Five Essential “Ts” of Family Connection: Time, part 3

Posted by Jeff Schadt on 2018-09-05

Five Essential “Ts” of Family Connection: Time, part 3

Posted by Jeff Schadt on 2018-09-05

Five Essential “Ts” of Family Connection: Time, part 3

Time is a tricky topic today especially for parents of older kids.  It’s tricky for a number of reasons:

  • Our busy lives and schedules
  • The financial pressures many families face today
  • The sense that our kids want to spend little to no time with us as they get older

Recently a family that came to the pilot of Revive’s family camp was surprised by the desire their kids ages 17 to 22 had to spend time with them.  Even their college graduate expressed a sadness that now that the family was working on the family dynamics she regretted she was heading off to a full time job in another city because she desired time with the entire family.

Like me when I began my journey as a parent, this father saw his main source of showing love as providing and because of his provision his kids’ responsibility was to achieve and obey.  As the week unfolded the parents heard their kids’ hearts for the first time and their deep desire to spend time with them and the family if issues could get resolved. Throughout the week their desire for Dad’s time became crystal clear as did the associated hurt from the kids’ sense that work and money was far more important to their Dad than they were.

Coming into the week the parents felt that their kids avoided spending time with them and they were right. This stemmed from the lack of a two way resolution process in the family that should have had both sides being heard and understood leading to emotional resolution, forgiveness and reconnection.  In its absence unaddressed frustration and hurt had damaged the emotional connection in the family and caused the kids to avoid their parents in spite of their deep desire to be close and spend time with them. If fact their desire for time was heightened by the distance that had grown between everyone in the house.  The kids’ desire was so strong to spend time with their Dad that they challenged him to work less decreasing the family’s income to spend time together this summer. Dad responded and cut back on his work schedule, which sent a powerful message of love to his kids.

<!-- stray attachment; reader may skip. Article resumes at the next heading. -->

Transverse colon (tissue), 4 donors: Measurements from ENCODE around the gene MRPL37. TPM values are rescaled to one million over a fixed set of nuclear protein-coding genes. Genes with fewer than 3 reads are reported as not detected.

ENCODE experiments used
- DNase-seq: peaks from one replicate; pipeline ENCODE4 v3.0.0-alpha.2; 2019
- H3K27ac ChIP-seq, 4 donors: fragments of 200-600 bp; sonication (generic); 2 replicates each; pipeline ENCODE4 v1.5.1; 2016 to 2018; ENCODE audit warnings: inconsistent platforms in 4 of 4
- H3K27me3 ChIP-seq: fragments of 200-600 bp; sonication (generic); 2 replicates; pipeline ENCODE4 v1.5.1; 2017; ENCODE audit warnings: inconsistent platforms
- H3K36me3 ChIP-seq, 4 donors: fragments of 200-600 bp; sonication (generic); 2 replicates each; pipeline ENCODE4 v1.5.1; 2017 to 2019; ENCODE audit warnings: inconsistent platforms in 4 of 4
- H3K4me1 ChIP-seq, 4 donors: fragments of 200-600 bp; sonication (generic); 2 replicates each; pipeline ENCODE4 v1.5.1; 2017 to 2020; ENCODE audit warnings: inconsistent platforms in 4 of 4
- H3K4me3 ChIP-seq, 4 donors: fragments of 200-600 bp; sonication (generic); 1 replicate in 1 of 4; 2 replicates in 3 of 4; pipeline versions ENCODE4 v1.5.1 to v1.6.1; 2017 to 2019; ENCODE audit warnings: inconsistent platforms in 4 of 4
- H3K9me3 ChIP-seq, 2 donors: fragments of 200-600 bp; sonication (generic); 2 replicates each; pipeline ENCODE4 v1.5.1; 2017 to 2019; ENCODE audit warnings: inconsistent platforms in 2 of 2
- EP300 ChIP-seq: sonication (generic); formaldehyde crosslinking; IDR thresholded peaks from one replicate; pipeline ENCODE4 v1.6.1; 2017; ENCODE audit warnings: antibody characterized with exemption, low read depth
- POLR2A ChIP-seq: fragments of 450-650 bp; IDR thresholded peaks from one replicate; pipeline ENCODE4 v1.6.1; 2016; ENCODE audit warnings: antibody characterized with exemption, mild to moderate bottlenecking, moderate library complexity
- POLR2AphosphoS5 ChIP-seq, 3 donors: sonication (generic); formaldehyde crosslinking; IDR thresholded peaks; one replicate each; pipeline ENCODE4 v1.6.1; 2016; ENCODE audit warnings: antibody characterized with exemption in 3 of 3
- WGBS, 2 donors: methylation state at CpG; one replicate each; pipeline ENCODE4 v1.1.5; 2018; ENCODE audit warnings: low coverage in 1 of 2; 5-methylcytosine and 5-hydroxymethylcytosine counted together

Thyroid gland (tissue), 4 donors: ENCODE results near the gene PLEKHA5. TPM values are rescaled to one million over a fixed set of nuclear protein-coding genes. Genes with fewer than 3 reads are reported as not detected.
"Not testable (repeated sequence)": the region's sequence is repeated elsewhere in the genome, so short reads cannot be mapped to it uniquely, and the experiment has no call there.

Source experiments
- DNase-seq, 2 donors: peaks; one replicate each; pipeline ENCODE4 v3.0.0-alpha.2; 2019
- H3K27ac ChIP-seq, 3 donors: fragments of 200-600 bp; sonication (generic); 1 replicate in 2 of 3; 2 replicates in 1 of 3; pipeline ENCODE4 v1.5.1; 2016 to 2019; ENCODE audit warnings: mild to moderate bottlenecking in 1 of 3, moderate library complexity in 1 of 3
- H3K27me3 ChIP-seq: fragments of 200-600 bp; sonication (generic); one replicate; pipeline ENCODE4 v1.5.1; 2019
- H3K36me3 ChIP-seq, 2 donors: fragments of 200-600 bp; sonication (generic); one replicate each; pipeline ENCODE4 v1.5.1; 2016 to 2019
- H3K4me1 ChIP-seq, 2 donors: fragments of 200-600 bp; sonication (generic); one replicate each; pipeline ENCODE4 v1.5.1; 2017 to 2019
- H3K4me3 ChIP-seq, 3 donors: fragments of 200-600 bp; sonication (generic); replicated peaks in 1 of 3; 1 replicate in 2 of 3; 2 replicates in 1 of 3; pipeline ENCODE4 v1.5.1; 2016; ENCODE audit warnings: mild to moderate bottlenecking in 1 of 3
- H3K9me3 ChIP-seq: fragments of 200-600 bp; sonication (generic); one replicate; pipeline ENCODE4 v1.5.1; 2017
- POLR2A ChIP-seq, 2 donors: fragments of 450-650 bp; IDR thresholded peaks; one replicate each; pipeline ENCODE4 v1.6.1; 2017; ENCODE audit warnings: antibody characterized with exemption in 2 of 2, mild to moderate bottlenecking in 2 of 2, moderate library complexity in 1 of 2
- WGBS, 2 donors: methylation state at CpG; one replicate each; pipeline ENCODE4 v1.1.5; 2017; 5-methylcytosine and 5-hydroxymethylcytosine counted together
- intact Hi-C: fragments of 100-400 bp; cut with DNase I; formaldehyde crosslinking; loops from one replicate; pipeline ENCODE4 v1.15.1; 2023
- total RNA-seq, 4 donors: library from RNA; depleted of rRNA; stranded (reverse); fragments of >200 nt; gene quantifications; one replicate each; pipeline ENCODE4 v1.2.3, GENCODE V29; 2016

Today post-modern kids desire community, authenticity and fairness meaning they value relationships and family far more than previous generations.  This is the reason they are more easily hurt in their families today because relationships matter so much more to them. They would rather be close, enjoy each other, have deep conversations than have more things or activities to do that cost money.

More time and deeper conversations are significant if we desire to stay connected to this new generation of kids that as parents we are raising today.

We need to consider re-prioritizing our lives according to what really matters to our kids and us as parents. We need to seek to understand our kids’ deeper desires related to their relationships with us and within our family. Then examine our priorities in light of these desires.

To get to this place with our kids it may mean resolving some past hurts that they have not previously shared. Listening to their hurts and issues demonstrates that they will be heard as opposed to our tendency to focus on our issues with them. Our willingness to hear what they have been harboring in their hearts will begin to meet their need and desire for authenticity and fairness.

The simple fact that kids value relationships more than things and activities today can help parents re-prioritize and work less in order to spend more time with their kids.  When time combines with emotional transparency, covered in part two of this blog series, it builds the sense of togetherness that sits at the top of the desire and needs list for today’s kids.

In part four of the blog series the Five “Ts” of Family we will discuss the “T” for talk. This may surprise parents and seem unlikely however we will help you understand their desire and the type of talk or discussions they are looking for in their families and with their parents.

If this blog post spoke to you, find more about connecting with your family on the website.

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